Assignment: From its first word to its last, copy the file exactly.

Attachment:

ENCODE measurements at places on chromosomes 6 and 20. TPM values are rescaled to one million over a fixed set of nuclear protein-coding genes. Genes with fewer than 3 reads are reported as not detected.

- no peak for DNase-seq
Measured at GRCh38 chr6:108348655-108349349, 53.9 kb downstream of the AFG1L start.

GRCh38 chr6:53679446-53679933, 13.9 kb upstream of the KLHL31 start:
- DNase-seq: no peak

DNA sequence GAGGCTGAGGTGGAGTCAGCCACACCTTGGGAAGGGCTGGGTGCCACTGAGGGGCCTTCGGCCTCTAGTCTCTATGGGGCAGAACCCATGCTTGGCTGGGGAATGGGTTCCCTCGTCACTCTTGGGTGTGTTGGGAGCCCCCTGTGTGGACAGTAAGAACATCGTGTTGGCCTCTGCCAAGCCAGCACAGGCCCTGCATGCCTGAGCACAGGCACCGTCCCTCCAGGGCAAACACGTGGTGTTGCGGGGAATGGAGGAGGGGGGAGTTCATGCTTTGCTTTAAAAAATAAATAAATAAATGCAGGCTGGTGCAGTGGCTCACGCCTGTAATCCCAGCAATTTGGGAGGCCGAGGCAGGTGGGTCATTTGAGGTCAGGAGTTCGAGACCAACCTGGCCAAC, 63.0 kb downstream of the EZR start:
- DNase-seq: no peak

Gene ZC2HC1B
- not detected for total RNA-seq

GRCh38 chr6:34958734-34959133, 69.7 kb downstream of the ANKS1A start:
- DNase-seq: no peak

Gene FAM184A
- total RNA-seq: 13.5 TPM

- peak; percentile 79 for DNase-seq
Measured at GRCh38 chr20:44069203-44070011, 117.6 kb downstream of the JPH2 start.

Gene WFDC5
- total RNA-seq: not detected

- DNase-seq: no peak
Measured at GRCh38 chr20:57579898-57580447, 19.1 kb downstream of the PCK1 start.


ENCODE measurements at places on chromosomes 6 and 20. TPM values are rescaled to one million over a fixed set of nuclear protein-coding genes. Genes with fewer than 3 reads are reported as not detected.

- no peak for DNase-seq
Measured at GRCh38 chr6:108348655-108349349, 53.9 kb downstream of the AFG1L start.

GRCh38 chr6:53679446-53679933, 13.9 kb upstream of the KLHL31 start:
- DNase-seq: no peak

DNA sequence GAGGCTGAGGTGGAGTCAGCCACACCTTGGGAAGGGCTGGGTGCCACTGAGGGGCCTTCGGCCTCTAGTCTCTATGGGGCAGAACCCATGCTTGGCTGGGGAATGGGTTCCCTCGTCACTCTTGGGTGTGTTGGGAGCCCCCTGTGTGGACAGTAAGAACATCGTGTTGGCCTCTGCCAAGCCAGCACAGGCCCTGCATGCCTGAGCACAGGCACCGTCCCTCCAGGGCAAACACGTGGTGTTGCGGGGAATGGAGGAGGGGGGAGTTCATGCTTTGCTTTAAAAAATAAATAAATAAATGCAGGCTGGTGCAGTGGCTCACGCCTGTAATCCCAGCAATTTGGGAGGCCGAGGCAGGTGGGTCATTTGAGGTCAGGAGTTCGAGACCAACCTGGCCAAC, 63.0 kb downstream of the EZR start:
- DNase-seq: no peak

Gene ZC2HC1B
- not detected for total RNA-seq

GRCh38 chr6:34958734-34959133, 69.7 kb downstream of the ANKS1A start:
- DNase-seq: no peak

Gene FAM184A
- total RNA-seq: 13.5 TPM

- peak; percentile 79 for DNase-seq
Measured at GRCh38 chr20:44069203-44070011, 117.6 kb downstream of the JPH2 start.

Gene WFDC5
- total RNA-seq: not detected

- DNase-seq: no peak
Measured at GRCh38 chr20:57579898-57580447, 19.1 kb downstream of the PCK1 start.